The doctrine of transubstantiation has two primary components:
- The real presence of Christ's body and blood
- The real absence of bread and wine.
One theory that attempts to avoid the Real Absence is impanation. Analogously to how Christ became a human, he now becomes bread and wine. But here is a curious fact about impanation. While it does hold that bread and wine exist after consecration, it has to say that the bread and wine cease to exist after consecration. In other words, the particular piece of bread and the particular sample of wine that were present before consecration cease to exist given consecration, and what we have after consecration is a new piece of bread and a new sample of wine. But if this is right, then impanation really doesn't help much with the two objections to Real Absence. We still have cessation of the existence of bread and wine. And while our sense that bread and wine are present is not mistaken, our sense that it's the same bread and wine as before consecration is mistaken. So impanation doesn't offer much of an advantage with respect to the objections.
But am I right? Does impanation imply that the old bread and wine are absent after consecration? I think so. First, consider the analogy with the Incarnation. The thought was that just as Christ came to be a human being, so too Christ came to be bread and wine. But the human being that Christ came to be did not preexist the incarnation. By analogy, the bread and wine that Christ came to be should not preexist the impanation.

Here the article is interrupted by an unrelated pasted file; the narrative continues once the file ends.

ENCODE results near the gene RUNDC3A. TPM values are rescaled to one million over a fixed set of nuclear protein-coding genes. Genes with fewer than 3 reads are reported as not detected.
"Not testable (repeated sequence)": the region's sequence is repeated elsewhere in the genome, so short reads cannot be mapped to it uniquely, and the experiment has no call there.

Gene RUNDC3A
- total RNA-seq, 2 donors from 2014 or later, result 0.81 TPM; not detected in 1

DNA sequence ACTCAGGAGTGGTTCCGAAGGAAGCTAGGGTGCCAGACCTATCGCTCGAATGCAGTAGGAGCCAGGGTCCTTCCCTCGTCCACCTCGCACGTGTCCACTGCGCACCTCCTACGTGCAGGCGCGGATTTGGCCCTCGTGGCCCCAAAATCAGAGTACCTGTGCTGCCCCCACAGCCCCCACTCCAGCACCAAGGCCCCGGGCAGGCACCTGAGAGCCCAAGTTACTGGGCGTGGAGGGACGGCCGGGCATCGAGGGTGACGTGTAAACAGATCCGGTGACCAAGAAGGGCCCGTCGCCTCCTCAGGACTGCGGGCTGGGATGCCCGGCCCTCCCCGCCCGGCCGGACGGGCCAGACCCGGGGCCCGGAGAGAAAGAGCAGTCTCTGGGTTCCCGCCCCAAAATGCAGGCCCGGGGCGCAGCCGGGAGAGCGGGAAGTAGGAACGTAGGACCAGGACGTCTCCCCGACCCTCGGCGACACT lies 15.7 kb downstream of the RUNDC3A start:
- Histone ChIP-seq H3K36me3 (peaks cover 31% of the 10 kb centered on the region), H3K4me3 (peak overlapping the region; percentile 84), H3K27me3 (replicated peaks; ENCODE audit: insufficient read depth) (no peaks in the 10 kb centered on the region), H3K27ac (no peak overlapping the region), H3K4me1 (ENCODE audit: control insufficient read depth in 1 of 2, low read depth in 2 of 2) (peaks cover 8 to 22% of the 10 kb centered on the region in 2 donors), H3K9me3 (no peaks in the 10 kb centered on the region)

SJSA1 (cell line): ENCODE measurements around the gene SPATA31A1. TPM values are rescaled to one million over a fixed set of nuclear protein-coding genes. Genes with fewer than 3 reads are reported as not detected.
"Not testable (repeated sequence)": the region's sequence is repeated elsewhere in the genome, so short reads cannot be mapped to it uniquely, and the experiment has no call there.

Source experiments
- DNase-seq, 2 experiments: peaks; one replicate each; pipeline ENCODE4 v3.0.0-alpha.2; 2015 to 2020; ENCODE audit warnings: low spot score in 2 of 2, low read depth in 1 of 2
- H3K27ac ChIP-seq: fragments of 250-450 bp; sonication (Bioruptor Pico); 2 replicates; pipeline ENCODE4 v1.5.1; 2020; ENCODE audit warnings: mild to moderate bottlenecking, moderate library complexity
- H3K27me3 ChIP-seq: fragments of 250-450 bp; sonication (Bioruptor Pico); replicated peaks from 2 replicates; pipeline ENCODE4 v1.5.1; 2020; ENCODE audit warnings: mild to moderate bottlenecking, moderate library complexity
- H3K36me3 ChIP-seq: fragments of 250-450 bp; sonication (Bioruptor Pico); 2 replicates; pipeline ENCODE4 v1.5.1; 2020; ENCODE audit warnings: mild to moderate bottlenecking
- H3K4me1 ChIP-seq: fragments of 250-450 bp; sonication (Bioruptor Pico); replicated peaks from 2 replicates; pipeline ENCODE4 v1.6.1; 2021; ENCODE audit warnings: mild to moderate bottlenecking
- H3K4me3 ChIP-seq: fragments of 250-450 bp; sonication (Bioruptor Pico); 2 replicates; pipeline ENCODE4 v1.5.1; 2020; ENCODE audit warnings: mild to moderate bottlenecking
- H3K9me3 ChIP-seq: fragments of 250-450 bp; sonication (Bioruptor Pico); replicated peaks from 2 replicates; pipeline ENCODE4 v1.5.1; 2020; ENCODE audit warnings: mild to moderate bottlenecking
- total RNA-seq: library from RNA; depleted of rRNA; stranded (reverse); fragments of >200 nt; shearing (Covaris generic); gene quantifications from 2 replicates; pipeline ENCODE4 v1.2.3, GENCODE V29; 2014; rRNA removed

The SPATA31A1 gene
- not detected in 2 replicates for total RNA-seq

Second, let's call the post-impanation bread B, and the pre-impanation bread A. Then B is Christ (just as the post-incarnation human, Jesus, is Christ). But identity is transitive. So if B is Christ, and A is identical with B, then A is Christ. Which is absurd. So the impanationist needs to deny that A is B.
But perhaps my arguments are a misunderstanding of impanation. For maybe the impanationist doesn't say that Christ becomes bread in the same way that Christ becomes human, but that Christ becomes bread in the same way that Christ becomes flesh. When Christ becomes flesh, there isn't a piece of flesh that is Christ. Rather, Christ comes to be a composite of flesh and soul. Now the analogy between impanation and incarnation forces the idea that there be a Y such that Christ comes to be a composite of bread and Y, analogously to his coming to be a composite of flesh and soul. But it is far from clear what Y would be.